Comment


                      #11
                      Question already answered.
                      Last edited by dmj4; 08-02-2019, 11:55 AM. Reason: deleted because question had already been answered

                      Comment


                        #12
                        Originally posted by dmj4 View Post
                        Question already answered.
                        Actually, you said you received a letter. Was the "letter" actually a CP2000 notice?

                        Did you actually put in the Sch C income into your software? If you just did a manual calculation, the additional income may have affected other items you aren't thinking of such as making more SS taxable, more LTCG taxable, etc.

                        I disagree with Lion in that you do need to know exactly what numbers the IRS changed before filing the 1040X. If you put different amounts in column A that are different than what the IRS system shows, you will be creating an even bigger mess.

                        Comment


                          #13
                          Originally posted by Lion View Post
                          You don't have to get the IRS's numbers to "work" in your system.

                          You prepare the return the way it should be (it sounds like you have that already in your software, if your original return should stand). Then you call up Amendment forms in your system. You want to say that you do NOT want your numbers moved to Column A, they remain in column C. Then, you just type in the IRS numbers in column A, including any refund or payments already made in her SSN. Your software will do the math and create column B. Explanation will be along the lines of correcting the IRS's addition of a second, erroneous tax return. Print, sign, mail.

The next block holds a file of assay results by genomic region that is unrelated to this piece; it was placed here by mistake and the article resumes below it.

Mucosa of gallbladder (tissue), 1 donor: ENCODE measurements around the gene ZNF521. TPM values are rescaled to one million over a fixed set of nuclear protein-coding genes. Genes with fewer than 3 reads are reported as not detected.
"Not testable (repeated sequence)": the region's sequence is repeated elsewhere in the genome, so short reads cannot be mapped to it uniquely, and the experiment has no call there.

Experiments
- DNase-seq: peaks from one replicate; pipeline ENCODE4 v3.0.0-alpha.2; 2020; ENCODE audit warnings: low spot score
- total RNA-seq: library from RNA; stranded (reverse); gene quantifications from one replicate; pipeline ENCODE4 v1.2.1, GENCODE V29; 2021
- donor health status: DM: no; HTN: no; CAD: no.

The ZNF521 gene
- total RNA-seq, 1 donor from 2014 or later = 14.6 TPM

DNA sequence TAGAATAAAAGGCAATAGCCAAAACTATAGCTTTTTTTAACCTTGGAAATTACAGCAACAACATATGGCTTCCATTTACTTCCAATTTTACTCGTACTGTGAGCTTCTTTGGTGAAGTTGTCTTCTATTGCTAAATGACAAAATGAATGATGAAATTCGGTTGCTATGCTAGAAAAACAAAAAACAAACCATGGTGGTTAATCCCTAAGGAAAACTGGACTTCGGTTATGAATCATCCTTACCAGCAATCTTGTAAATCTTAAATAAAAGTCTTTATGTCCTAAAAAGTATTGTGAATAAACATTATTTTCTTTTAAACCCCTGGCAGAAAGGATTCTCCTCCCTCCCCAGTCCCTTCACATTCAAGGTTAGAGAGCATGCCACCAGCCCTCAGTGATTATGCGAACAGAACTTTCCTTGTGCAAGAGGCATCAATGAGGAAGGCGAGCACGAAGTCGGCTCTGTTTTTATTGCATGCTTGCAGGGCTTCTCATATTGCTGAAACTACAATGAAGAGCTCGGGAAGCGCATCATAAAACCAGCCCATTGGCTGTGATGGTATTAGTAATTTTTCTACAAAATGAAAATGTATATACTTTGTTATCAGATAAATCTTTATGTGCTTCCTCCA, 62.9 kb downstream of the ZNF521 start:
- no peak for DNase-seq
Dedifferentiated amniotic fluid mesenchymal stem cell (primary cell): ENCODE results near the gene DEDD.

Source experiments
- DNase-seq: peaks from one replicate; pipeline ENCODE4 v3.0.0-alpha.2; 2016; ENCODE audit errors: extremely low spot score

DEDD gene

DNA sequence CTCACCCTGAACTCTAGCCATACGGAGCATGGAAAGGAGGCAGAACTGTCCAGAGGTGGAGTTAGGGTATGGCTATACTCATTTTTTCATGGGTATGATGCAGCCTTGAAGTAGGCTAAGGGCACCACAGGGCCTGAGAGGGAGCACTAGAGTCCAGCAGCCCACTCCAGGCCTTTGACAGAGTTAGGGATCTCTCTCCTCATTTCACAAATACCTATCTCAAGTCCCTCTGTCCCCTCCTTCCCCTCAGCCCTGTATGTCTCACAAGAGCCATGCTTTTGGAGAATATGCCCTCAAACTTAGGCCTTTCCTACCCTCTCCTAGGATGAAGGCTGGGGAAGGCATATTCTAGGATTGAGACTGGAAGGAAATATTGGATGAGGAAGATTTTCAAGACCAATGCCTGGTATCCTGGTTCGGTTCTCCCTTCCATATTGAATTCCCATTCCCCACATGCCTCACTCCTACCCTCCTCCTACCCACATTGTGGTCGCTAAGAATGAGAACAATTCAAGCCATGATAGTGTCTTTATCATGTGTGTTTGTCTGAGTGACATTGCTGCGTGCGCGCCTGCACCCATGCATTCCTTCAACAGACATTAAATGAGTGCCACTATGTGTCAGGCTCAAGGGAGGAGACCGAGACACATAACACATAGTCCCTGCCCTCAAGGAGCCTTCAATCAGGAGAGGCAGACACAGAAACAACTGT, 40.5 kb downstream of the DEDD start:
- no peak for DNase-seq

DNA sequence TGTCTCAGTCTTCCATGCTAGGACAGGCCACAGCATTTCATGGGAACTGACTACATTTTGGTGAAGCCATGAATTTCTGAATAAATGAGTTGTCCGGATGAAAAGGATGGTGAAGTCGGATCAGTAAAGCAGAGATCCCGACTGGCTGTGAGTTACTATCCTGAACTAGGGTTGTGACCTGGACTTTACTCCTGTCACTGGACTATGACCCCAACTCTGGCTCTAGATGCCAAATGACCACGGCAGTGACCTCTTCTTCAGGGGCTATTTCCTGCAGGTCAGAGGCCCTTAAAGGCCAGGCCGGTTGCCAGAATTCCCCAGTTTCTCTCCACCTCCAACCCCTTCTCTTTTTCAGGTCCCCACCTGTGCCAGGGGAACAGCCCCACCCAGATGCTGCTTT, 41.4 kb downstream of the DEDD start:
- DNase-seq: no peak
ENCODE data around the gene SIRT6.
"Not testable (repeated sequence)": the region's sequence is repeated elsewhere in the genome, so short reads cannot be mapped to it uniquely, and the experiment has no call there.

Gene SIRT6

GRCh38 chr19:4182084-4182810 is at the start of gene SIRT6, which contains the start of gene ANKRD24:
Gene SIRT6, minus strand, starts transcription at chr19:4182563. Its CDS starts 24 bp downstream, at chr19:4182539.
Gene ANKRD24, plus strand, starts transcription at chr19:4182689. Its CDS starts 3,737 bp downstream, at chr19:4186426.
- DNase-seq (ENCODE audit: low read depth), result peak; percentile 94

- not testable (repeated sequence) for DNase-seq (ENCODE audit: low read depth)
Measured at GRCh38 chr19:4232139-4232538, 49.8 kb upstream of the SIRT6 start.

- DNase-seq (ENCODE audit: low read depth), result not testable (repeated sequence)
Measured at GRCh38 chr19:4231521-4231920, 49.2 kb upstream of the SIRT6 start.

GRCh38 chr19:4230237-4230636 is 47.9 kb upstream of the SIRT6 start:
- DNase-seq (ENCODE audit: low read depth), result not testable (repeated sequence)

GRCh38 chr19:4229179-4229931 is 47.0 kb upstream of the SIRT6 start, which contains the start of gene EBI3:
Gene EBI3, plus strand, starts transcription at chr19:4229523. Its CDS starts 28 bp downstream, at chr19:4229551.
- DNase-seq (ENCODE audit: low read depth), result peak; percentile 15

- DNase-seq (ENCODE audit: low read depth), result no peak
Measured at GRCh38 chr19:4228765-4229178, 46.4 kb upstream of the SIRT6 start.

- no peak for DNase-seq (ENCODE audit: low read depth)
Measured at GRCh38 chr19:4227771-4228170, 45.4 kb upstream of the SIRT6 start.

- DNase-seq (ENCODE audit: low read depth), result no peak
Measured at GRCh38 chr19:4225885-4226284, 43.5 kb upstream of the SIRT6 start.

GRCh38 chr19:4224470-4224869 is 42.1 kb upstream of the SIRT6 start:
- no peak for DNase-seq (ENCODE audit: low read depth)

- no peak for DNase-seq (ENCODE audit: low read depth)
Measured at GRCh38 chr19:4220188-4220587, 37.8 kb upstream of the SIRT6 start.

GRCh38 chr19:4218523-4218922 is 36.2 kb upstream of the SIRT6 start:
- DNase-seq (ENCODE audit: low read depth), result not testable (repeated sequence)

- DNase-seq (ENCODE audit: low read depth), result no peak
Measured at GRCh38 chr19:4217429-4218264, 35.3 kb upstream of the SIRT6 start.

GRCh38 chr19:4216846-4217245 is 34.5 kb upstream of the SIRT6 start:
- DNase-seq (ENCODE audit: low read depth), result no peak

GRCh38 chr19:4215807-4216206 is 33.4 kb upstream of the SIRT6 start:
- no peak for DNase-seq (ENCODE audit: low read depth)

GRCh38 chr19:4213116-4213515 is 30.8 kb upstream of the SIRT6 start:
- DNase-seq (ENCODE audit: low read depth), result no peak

Of course, I'd probably duplicate your original return in your system, with notes about what happened, and then amend only one of your copies.

                          First, efile an original return NOW for the grandson, as he has no return filed under his SSN. Maybe Grandmother will give grandson the money to make a payment in grandson's SSN. After all, she will be due a refund, yes? Or, YOU might have to pay it to keep this family as clients! But, efile NOW and sort out the payments as both sets of returns get processed.

                          File the returns NOW and then chase the payments/refunds when the IRS processes the correct information. Amended returns are taking a long time to process, so file ASP.

                          I don't have the IRS numbers, yet. IRS only sent a letter stating they had combined the returns. Then they issued a refund on July 24th. So far they have not sent a follow-up letter showing the changes they made. I may need to request that.

                          I will e-file the grandson a new return and I will make payment with it.

                          I really appreciate your help on this. I would have never thought to do it this way, but it is definitely cleaner.

                          Comment